(source: www.chebucto.ns.ca/Philosophy/Taichi/lao.html)

As for the concern of his ethnicity, I've heard speculations as far-fetched as that he was Christ Himself.

Re: Korean invented chinese language

Post by PPK » Sat Dec 07, 2002 6:45 pm

kim, it is quite established that lao tzu is a native of the state of chu, so unless u have specific proof that he's otherwise korean, i would maintain that. besides, taoism and laotzu isnt exactly the same thing. so to say 'han taoism originated from korea' and 'laotzu is korean himself' are not the same thing. i hope u do understand the differences. if u are talking about religious taoism tha appeared during the han dynasty, that has got nothing to do with the philosophy taoism established by laotzu. the religious taoism only made use of laotzu as an icon to maintain their authenticity.

Re: Korean invented chinese language

Post by peterkim » Sun Dec 08, 2002 5:39 am

some of you mentioned kimchin in previous posts, I want to tell you all that kimchi is definately korean origin.

Major ingredients in Korean dishes (e.g., kimchi) are green onion
(Allium fistulosum) and garlic (Allium sativum). Also, Allium
tuberosum and Allium ascalonicum can be included.

'Al' means egg in Korean. What is the common thing between Allium and
Altai? It's 'Al', meaning egg. Yes. Green onion and garlic have eggs

The wild progenitor of Allium sativum (cultivated garlic, or maneul in
Korean) was Allium altaicum. Several thousand years ago, Koreans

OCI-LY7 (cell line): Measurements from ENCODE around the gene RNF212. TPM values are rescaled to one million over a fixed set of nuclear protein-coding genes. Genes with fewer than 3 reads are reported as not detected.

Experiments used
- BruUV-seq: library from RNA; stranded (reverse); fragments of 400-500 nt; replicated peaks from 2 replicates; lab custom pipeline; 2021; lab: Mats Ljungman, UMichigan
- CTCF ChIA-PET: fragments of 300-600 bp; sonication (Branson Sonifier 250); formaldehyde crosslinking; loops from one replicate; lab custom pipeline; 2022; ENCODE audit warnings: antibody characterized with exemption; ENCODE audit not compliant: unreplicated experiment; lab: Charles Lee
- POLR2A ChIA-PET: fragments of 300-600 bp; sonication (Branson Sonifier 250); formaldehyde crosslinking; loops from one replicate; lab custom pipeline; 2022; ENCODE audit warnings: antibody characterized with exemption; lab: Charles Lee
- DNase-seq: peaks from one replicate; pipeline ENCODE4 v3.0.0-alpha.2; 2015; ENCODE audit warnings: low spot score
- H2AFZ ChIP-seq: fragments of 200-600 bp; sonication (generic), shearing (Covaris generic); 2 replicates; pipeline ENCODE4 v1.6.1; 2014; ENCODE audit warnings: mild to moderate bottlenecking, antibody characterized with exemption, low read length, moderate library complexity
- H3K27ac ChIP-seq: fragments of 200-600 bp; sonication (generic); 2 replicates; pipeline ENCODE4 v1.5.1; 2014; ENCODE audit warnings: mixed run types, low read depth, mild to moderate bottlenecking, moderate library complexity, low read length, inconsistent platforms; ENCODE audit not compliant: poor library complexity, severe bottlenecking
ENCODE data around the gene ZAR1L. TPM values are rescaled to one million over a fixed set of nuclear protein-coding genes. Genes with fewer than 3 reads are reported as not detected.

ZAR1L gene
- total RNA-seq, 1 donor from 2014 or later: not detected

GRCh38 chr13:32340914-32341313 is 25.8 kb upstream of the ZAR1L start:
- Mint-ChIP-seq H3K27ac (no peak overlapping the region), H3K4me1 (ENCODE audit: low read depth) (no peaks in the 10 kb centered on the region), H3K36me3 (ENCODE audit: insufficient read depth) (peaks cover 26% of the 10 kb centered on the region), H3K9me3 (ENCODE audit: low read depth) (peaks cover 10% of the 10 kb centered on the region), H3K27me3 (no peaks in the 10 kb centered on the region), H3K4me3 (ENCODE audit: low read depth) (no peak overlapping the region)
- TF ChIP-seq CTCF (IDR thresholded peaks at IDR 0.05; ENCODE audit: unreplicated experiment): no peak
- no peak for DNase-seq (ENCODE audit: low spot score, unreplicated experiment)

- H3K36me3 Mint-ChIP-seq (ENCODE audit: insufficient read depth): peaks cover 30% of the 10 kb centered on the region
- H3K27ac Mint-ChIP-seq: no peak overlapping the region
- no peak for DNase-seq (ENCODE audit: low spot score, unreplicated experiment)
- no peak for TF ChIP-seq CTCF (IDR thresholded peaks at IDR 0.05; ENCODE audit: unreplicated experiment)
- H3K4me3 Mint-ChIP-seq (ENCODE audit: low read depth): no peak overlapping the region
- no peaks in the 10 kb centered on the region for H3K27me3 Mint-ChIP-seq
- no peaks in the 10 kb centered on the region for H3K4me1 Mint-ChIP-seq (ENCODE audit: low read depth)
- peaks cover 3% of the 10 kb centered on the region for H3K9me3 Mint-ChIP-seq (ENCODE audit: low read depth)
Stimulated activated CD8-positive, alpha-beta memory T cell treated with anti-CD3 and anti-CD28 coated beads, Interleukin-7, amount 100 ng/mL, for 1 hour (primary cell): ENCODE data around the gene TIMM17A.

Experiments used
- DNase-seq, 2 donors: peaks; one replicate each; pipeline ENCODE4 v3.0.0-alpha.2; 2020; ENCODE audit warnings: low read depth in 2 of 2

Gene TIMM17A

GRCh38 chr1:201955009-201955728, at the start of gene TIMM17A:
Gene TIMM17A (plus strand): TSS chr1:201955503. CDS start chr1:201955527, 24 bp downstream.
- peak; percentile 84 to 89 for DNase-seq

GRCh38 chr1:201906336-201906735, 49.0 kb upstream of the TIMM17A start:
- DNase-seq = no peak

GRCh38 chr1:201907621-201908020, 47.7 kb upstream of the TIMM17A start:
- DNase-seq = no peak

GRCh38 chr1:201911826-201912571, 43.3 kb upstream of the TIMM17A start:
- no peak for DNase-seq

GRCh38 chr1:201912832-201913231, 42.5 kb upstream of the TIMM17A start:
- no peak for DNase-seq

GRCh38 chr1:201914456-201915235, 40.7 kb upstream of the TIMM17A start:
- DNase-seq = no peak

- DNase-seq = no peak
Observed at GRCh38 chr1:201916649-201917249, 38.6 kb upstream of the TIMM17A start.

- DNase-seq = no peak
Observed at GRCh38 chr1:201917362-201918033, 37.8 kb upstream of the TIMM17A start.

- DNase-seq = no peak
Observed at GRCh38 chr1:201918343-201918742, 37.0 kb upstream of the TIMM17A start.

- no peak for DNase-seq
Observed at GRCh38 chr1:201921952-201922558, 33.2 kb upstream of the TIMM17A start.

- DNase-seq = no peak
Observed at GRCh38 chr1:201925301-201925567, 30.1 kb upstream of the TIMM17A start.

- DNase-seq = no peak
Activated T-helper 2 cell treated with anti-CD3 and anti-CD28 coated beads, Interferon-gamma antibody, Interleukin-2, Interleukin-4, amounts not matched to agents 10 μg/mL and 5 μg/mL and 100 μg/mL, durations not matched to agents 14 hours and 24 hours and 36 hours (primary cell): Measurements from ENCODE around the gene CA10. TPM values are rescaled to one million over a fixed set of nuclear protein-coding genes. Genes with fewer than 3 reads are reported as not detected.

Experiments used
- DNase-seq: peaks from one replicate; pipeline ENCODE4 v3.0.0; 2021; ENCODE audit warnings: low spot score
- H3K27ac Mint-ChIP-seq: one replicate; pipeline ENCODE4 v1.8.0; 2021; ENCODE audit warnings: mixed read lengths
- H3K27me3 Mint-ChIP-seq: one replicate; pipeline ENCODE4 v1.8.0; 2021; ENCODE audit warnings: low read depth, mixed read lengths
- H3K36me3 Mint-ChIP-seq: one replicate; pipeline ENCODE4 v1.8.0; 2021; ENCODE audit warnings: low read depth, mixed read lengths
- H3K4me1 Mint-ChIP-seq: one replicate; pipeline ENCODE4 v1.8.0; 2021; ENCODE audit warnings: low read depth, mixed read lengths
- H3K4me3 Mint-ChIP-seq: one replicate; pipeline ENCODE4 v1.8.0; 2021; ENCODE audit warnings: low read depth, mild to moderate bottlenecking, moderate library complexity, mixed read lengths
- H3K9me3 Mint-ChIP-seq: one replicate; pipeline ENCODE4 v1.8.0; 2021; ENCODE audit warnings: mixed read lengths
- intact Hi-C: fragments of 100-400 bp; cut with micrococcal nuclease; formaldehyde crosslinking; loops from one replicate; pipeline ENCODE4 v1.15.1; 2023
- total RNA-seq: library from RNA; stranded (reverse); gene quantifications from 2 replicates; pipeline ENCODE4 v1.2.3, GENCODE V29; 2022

firstly cultivated Allium altaicum in Central asia near southern
Siberia, so called Altai. The cultivated garlic is Allium sativum. It
was Koreans, not Chinese, who firstly cultivated garlic.

Let me briefly mention another species, green onion (Allium
fistulosum). Green onion has been called 'Pa' in Korean. Scholars
generally agree that 'Pa', green onion, was originated from 'Pamirs'
in central Asia, because species richiness is highest there.
Interestingly, Chinese call 'Pamirs' as 'Chung-ling', meaning 'Onion
mountains', but the pronunciation for 'Pa' is not 'pa' as in Korean,
but 'Chung'. Only Koreans keep the original syllable of 'Pa'. It is
uncertain what 'mir' means, but it seems that this word was related to
religious beliefs or meant 'mountain' or 'place' (Pa-mirs =
green-onion mountains).

The oldest legend in Korea begins with a story of garlic, Allium
altaicum (or A. sativum in a modern sense) in BC 2333. Modern science
some mysterious ingredient contained in garlic and green onion. Before
that, Koreans have enjoyed Allium spp. since they were in Pamirs and
Altai. Allium were also good for overcoming cold climate in the
sub-arctic parallel through which Korean ancestors migrated since BC

Pronuncations of major ingredients in Kimchi and botanical
distribution of Allium genus clearly show that Korean ancestors
cultivated garlic and green onions to develop proto-Kimchi, probably
several thousand years ago. Only Koreans still are addicted to garlic
and green onions.

Re: Korean invented chinese language

Post by KP » Mon Dec 09, 2002 12:57 am

My name is Kong.......notice the "Ko" in Kong.....similar to the "Ko" in Korean. You all are descendents of my former self thousands of years ago.

You see, 10,000 years ago, the world was in its last Ice Age, covering most of Northern China, including Korea. So you Koreans originally came from Vietnam and migrated north as the ice caps began to retreat towards the North Pole. ;)

Re: Korean invented chinese language

Post by PPK » Mon Dec 09, 2002 1:14 am

kim, stick to the point, no point beating around the bush.

Re: Korean invented chinese language

Post by HKB » Thu Dec 12, 2002 10:42 am

Kim has a very interesting theory but I think that he is much better with "theorizing" Korean history than biology. If garlic and green onion have eggs in them, I guess there are little green men walking inside my radio, too. It is very surprising the stuff he can bring up. p.s. what the hell did all that confounded garlic irrelevance have to do with anything we've been talking about?! You're also begging the question(s). And, KimChi is a Korean brand. Of course it has Korean origin! duh!